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TV TALK TO THE FAITHFUL IN THIS ARCHDIOCESE

(Abp. Filipe Neri Ferrão on the occasion of Easter 2020)

Dear Sisters and Brothers in the Risen Lord,


The special situation in which the whole world is plunged due to the Corona Virus
Pandemic has necessitated that I seek the help of CCR TV GOA and our Diocesan Centre for
Social Communications Media to reach out to you through television, first and foremost, to
wish you a holy, prayerful and grace-filled Feast of Easter, which is by far the most eminent
celebration of our Christian Faith in the Liturgical Year.
At Easter, we celebrate the Lord’s glorious Resurrection, His passage from death to
life, His triumph over sin and death, the victory of light over darkness. Indeed, the fifty days
from Easter Sunday of the Lord’s Resurrection until Pentecost Sunday are celebrated in joy
and exultation as one single feast day, as the Great Sunday (Magna Dominica).
To highlight the centrality of Easter in our lives, Saint Paul affirms in 1 Cor 15: 14, “If
Christ has not been raised, then our preaching is in vain and your faith is in vain.”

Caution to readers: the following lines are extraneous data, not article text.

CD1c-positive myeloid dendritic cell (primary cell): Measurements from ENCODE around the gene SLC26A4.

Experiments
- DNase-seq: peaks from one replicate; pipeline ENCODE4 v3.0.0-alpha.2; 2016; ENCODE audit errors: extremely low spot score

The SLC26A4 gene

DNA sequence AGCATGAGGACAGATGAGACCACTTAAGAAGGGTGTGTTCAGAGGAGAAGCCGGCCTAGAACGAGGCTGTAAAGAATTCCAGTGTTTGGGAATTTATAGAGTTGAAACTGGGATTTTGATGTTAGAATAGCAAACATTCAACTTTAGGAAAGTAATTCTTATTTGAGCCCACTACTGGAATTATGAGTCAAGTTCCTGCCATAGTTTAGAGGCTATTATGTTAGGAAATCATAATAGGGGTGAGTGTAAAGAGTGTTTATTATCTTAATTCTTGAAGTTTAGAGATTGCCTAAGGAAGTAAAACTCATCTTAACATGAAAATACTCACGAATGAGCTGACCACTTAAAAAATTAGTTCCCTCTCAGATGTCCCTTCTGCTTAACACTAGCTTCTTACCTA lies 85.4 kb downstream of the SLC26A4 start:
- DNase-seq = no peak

On this Feast of Feasts, locked as we all are in our dwellings, I would like to reach out
to you in your homes through this wonderful medium of television, with a reflection on how
we could make this Easter meaningful even in these uncharted times in which we all find
ourselves because of the COVID-19 virus onslaught. I shall base my reflection mainly on the
beautiful biblical episode of the Walk to Emmaus by the two disciples of Jesus, barely two
days after the death of their Master (Lk 24: 13-35).
In the above passage, Luke narrates that the disciples are going from Jerusalem to
Emmaus, about a seven-mile walk. Their hopes are dashed; their dreams are shattered; and
they feel lost, because the person they thought would liberate them from the domination of
the Romans had ended up suffering humiliation, torture and death on a cross. They are in a
situation of hopelessness.
Haven’t we experienced a certain hopelessness when we realized that we would not
be able to gather into our Churches as we always did during this most important Week of
our Christian Life? Isn’t our hopelessness somewhat similar to that of the two disciples on
the road to Emmaus? Our families, communities, nations, the whole humanity in fact, are
plunged in a most uncertain situation because of the Coronavirus outbreak. Our plans and
dreams have become blurred, our future itself seems so obscure. May be some of us have
even asked, “why has God gone into hiding?”
While the disciples were brooding over their plight, Jesus Himself draws near and
begins to walk with them, but their eyes are kept from recognizing Him. The tomb is empty
and Jesus now appears on the road to Emmaus, as a gentle companion who enters into
dialogue with His disciples, listening attentively, trying to understand their situation and to